Left Justified: Rockford’s civil rights movement

Left Justified: Rockford’s civil rights movement

By Stanley Campbell

Rockford is not known for leading any crusades for civil rights. Nay, I would say that Rockford is still a little hesitant toward people’s equality among its varied residents. But we’ve moved beyond the segregated “whites only” signs, the restricted memberships to the exclusive clubs, and even allowed a little diversity to appear on our governing bodies. Don’t be gay, though.

Rockford Urban Ministries, whom I work for, was in the forefront of civil rights back in the ’60s. In fact, the whole reason for establishing this organization was to bring an African-American preacher who would raise the roofs of the more complacent congregations and to strive for civil rights in this very conservative community.

Rev. Edsel Ammons, the first Urban Ministries’ director (he went on to become bishop of Detroit), worked on re-gerrymandering the city wards to get an African-American elected to the city council.

The second RUM director, Rev. Charles Jordan, had trouble purchasing a house in an all-white neighborhood. Thank goodness, there were neighbors like my mother, who talked people out of burning crosses and instead brought over housewarming gifts that didn’t include fire. Rev. Jordan led the first major integrated march shortly after the assassination of Dr. Martin Luther King, Jr. In fact, when I searched the local history rooms, the only notice I found about Rockford Urban Ministries was this march through the city, which drew together many mourners of many colors. (Rev. Jordan is now United Methodist Bishop of Iowa.)

Revs. Abner Hammond and Maynard Beal worked to open up housing and stop red-lining (where the banks refused to loan money in certain neighborhoods: they drew a red line around it). They also encouraged such progressive organizations as United Way and some of the major banks to hire people of color so as to better reflect their patrons.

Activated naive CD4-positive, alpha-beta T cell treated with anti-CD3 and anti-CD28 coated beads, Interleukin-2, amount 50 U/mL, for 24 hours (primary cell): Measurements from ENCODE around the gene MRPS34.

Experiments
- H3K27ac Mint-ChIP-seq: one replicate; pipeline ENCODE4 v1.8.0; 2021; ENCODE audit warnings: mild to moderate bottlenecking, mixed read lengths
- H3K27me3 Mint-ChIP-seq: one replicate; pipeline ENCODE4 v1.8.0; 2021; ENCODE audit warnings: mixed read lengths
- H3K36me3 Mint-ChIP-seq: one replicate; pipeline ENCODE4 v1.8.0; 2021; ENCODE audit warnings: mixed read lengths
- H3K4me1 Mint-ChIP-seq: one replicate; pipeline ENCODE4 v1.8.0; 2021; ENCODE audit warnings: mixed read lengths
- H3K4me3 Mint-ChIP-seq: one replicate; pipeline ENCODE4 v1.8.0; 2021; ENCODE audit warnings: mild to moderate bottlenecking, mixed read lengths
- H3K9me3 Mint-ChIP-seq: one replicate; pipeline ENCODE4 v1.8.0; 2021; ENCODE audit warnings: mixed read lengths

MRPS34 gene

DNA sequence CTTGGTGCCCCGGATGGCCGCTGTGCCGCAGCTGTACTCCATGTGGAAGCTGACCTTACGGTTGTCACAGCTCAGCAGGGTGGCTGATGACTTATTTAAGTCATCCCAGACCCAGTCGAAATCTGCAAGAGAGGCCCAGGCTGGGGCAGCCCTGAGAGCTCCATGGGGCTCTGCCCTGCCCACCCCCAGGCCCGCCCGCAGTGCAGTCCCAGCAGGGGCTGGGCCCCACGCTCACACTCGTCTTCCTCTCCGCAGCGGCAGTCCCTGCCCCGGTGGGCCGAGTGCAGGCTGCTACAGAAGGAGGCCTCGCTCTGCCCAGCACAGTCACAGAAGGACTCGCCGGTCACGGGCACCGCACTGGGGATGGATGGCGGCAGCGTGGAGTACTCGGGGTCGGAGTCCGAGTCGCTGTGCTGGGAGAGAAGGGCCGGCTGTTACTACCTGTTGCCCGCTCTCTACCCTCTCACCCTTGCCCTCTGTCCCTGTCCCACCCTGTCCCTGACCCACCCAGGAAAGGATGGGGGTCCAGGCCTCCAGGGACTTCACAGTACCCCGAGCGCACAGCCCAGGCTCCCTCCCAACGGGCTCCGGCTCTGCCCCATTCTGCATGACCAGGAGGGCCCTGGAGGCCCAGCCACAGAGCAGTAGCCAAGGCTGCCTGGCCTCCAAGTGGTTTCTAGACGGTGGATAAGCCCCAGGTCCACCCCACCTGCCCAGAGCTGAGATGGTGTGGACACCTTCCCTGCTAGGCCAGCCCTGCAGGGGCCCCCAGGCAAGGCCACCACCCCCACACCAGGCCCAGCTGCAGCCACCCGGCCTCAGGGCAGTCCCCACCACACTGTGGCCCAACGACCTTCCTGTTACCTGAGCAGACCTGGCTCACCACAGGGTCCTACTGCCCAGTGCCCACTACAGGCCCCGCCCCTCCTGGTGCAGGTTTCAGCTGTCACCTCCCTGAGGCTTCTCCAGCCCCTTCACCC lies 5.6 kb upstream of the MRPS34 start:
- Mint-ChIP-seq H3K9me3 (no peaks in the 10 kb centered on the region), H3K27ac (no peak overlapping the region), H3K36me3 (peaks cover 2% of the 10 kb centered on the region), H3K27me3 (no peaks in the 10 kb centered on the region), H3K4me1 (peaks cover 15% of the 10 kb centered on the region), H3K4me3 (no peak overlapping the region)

We will hear more stories about Rockford residents who actually went to Selma, confronted and then marched with Dr. Martin Luther King Jr., who fought for a King holiday in the county, when Rockford Urban Ministries hosts its Black History Month program this Thursday, Feb. 27, beginning at 7 p.m. at Christ United Methodist Church, 4509 Highcrest (the southeast corner of Alpine and Highcrest). You, of course, are invited to attend. Bring your stories and any civil rights memorabilia for a display.

I hope the Rev. Perry Bennett from Macedonia Baptist Church attends. He has a wonderful story about a sit-in at a Chicago Walgreens counter. Some white guy came up and put his cigarette out on Rev. Bennett’s hand. Two years later, they were marching together in Cicero, Ill., with Dr. Martin Luther King.

Henrietta Dotson Williams will also join us and describe how the county board approved a holiday for Dr. Martin Luther King’s birthday. She also has some early stories to tell. And, of course, we will have two United Methodist pastors: Rev. Tom Hardwick of Aldersgate UMC who was in Selma, Ala., during the major march, and the Rev. John Alan Boryk of Durand UMC, who went to a demonstration to confront the Rev. Dr. King and instead came away converted.

I’m asking people to bring items from the period for a little display, and I hope people will continue to work for the freedom and equality of their brothers and sisters here in Rockford.

Hey, kids! Another vegan benefit!

No Bones to Pick, a nonprofit vegan committee with dreams of starting a restaurant, will host a buffet benefit Monday, March 3 from 6 to 7:15 p.m. at Nhú Y, a French-Vietnamese restaurant at 324 7th Street.

This will be a joint benefit with Rockford Peace & Justice Action Committee and Rockford Urban Ministries.

The meal will be vegan, which means without any animal products, including milk, cheese or eggs. The buffet will include four vegan selections, the Nhú Y famous tofu spring rolls and complimentary tea.

You are invited to stay after 7:30 and hear noted Vietnam veteran peace activist Barry Romo speak about, “A Veteran’s Concern for Peace.”

Reservations are $15 and will be taken by Rockford Urban Ministries, phone (815) 964-7111.

Stanley Campbell is executive director of Rockford Urban Ministries and spokesman for Rockford Peace & Justice.

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